Koos is well aware of the upset the project is causing. “People are worried that the community will fall apart. It seems the project only has two on-site managers at present, completely insufficient for 1 200ha under irrigation. You need at least one well-trained manager per 250ha. “People are worried the project won’t be properly managed and the new jobs promised won’t materialise
.”Fourth-generation Fish River farmer Philip Antrobus, who farms sheep, pecan nuts and lucerne, and who has received no offers for his farm yet, says, “Farming is about sustainable food production and sustainable employment. I hope we can see some element of this with this project. We also hope the relevant roleplayers ensure the correct economic drivers are in place to ensure sustainability.”
“Skills transfer with regards to farming practices in the Karoo is a highly specialised art, and when you throw in an irrigation farm, untold problems present themselves daily,” he adds.Several anonymous farmers are more pessimistic. They say the project may want to produce a so-called environmentally friendly biofuel, but they ask how much water it will need to grow the sugar beet, and how much fossil fuel to run the tractors, rippers, planters and sprayers, and to deliver sugar beet to the ethanol plant in Cradock. They also want to know how much fossil fuel the project will need to transform the sugar beet and then get it to the refinery at Mossel Bay or the planned one at Coega.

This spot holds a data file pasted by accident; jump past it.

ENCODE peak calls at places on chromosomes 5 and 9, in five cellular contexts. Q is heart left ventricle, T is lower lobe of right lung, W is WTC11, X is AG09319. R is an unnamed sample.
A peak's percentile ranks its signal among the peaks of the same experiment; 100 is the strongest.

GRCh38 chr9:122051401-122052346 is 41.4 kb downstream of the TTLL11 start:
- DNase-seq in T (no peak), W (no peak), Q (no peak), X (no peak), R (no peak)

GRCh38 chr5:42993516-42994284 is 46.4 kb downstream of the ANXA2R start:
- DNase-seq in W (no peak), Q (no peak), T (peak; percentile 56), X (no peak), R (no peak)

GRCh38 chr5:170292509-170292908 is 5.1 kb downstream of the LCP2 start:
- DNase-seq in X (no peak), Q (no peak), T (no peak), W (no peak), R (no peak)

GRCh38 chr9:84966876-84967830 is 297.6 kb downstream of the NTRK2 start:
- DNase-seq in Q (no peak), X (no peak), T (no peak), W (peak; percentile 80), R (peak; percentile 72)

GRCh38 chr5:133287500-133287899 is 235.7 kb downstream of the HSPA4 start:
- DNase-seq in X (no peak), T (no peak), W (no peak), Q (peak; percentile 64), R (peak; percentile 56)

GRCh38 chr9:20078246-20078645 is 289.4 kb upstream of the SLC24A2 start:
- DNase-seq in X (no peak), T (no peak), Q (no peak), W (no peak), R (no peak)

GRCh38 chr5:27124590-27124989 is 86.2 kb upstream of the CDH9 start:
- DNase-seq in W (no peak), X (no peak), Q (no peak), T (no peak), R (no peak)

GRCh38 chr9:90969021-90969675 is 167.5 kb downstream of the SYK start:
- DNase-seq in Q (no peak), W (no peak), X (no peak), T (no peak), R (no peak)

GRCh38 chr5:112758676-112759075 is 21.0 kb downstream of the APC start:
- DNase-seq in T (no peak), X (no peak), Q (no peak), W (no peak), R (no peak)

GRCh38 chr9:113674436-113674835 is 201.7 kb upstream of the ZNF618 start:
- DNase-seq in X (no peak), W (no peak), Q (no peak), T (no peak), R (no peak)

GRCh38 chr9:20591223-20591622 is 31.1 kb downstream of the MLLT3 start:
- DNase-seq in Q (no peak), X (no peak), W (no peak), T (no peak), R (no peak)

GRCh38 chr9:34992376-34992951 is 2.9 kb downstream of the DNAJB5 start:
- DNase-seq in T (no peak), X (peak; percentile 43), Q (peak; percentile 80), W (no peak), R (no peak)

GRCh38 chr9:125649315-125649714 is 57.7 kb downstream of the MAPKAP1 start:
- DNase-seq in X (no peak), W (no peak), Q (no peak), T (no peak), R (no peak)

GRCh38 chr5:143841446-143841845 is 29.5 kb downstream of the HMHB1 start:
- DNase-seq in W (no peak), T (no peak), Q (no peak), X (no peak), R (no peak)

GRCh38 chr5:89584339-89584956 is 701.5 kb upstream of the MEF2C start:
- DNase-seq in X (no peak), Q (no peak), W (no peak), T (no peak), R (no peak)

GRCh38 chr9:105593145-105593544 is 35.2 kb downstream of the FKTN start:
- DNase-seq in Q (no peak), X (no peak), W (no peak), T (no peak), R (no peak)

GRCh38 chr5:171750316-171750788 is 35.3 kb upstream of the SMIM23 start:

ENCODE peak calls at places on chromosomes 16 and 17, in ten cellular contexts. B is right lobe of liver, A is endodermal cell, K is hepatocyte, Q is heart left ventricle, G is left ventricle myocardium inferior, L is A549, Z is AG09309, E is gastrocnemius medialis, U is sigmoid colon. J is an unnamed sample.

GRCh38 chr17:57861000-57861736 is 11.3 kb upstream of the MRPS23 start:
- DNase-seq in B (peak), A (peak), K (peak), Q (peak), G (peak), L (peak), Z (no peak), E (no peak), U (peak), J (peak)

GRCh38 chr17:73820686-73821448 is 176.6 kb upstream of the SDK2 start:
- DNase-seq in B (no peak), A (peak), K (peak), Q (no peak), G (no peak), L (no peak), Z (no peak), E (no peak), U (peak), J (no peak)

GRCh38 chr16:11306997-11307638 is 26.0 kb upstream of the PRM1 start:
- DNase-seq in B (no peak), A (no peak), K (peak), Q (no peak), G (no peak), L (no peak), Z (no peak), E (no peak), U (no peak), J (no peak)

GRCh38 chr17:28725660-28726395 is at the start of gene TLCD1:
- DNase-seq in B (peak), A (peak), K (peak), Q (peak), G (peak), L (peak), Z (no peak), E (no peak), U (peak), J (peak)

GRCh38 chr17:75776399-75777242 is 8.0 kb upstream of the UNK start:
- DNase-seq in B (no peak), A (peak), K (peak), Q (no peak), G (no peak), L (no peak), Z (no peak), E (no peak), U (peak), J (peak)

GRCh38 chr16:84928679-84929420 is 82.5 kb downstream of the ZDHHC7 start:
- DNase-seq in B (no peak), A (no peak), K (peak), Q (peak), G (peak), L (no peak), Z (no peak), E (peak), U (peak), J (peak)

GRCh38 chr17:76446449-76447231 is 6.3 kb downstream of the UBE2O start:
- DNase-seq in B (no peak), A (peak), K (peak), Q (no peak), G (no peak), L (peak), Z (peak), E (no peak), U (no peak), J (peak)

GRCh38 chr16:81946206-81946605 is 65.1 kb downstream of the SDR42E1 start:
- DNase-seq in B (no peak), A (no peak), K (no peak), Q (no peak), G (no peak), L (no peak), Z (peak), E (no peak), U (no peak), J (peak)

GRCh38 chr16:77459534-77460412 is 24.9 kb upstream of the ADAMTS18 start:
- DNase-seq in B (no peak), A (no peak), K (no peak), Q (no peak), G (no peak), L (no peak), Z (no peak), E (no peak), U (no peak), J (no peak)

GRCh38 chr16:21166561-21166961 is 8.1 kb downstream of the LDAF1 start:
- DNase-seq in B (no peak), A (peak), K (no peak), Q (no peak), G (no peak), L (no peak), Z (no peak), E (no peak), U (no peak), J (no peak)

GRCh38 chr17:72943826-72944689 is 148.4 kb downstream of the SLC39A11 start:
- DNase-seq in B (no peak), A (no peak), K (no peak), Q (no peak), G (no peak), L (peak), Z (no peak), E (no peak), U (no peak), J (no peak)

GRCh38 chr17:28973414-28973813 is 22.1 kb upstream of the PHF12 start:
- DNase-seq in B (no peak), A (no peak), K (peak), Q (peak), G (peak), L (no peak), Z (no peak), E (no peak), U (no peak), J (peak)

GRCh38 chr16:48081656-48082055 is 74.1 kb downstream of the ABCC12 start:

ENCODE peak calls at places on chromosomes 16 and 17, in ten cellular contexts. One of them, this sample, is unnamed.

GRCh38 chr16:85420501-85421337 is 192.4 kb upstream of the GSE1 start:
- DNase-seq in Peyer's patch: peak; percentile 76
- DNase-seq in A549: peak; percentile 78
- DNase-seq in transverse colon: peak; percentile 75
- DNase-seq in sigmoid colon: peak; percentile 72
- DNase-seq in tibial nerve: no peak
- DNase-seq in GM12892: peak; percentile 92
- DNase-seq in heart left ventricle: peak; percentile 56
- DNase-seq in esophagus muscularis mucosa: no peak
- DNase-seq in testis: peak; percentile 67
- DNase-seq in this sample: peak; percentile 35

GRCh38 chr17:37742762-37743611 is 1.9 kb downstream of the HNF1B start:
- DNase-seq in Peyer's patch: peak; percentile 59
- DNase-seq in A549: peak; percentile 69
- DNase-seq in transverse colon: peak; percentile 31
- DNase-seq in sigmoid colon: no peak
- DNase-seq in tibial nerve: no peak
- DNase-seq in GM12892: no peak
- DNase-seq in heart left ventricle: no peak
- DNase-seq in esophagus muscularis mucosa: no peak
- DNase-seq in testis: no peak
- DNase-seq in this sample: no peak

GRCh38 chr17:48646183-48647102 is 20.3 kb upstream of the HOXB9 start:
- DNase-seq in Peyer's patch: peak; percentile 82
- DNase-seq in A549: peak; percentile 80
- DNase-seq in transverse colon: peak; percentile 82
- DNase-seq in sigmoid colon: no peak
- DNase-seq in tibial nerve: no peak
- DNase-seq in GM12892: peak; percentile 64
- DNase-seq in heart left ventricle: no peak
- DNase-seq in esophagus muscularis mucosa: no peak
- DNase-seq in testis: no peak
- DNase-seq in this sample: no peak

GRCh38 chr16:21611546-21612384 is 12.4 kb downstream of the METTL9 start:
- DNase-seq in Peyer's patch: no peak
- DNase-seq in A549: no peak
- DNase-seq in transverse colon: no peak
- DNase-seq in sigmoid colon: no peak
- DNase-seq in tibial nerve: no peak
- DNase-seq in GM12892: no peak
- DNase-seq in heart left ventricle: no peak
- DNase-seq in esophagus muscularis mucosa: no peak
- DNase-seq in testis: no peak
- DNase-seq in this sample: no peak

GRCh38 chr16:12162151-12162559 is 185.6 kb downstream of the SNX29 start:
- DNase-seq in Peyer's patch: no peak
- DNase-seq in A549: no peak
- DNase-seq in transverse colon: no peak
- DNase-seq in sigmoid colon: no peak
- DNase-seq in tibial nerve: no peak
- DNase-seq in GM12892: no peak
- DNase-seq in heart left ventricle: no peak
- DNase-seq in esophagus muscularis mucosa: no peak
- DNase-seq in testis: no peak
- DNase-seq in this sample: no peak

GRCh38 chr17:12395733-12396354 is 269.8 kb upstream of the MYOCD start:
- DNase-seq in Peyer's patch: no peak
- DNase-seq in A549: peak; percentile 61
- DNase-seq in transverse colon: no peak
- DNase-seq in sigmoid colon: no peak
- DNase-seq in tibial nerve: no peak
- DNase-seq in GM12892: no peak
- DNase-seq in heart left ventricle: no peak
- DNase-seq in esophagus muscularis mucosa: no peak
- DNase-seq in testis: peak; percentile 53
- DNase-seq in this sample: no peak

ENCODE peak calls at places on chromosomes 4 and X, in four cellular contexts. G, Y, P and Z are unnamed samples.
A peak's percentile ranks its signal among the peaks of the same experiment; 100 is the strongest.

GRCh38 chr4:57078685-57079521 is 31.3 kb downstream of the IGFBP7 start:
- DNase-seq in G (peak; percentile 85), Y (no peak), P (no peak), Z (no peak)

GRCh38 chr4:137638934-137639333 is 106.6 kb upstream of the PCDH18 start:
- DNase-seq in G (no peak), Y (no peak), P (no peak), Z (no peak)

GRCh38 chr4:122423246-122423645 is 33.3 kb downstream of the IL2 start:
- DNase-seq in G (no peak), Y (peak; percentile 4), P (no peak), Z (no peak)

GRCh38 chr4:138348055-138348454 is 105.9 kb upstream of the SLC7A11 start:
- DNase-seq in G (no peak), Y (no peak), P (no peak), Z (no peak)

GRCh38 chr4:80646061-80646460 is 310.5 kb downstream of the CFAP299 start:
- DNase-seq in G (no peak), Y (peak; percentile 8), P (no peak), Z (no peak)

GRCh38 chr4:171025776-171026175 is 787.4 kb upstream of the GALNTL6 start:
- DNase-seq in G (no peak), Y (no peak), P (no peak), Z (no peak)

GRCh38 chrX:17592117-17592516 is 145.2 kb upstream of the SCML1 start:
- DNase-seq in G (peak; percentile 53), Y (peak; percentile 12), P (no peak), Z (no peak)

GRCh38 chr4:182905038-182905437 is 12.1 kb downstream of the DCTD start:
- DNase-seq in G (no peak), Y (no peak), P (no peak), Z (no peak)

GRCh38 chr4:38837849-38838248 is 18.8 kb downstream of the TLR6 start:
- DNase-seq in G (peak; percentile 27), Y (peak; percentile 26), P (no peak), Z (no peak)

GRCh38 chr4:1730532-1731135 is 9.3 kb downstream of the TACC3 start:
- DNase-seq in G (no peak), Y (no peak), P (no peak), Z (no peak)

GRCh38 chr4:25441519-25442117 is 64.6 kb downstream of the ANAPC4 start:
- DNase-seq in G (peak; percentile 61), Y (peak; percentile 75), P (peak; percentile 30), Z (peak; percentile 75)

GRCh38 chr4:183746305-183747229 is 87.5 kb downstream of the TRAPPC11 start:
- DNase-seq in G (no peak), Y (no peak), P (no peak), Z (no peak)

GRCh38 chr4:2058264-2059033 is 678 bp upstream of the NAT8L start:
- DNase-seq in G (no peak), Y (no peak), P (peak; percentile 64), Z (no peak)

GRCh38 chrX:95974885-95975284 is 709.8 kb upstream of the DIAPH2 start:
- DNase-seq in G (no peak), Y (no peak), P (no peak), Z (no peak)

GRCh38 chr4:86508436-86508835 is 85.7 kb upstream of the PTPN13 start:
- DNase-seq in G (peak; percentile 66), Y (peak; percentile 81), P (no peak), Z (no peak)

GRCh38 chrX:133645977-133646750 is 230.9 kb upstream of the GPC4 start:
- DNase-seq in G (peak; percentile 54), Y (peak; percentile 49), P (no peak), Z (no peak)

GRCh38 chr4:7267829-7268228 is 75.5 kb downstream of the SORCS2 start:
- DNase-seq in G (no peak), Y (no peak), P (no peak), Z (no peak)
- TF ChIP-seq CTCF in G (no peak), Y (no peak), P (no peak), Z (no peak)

The project aims to produce 90 million litres of ethanol a year. To achieve this, local farmers need to collaborate with it and grow between 4 000ha and 6 000ha of sugar beet in addition to the DRDLR’s intended “owned” 5 000ha. Without this, the planned plant in Cradock would be “a pointless and expensive exercise”, commented the IDC’s Noel Kamrajh in a Farmer’s Weekly feature on the project before the environmental impact assessment (EIA) was completed last year.
As sugar beet can only be grown again in the same soil after three years, between 12 000ha and 18 000ha would have to be secured in total. “I can’t see the project succeeding without contracting commercial farmers to grow sugar beet,” says Philippie Marais, one of the Fish River Valley farmers who has been involved in sugar beet trials for a few years. “Of my 256ha under irrigation, 51ha comprises sugar beet at the moment. The rest is lucerne and maize.”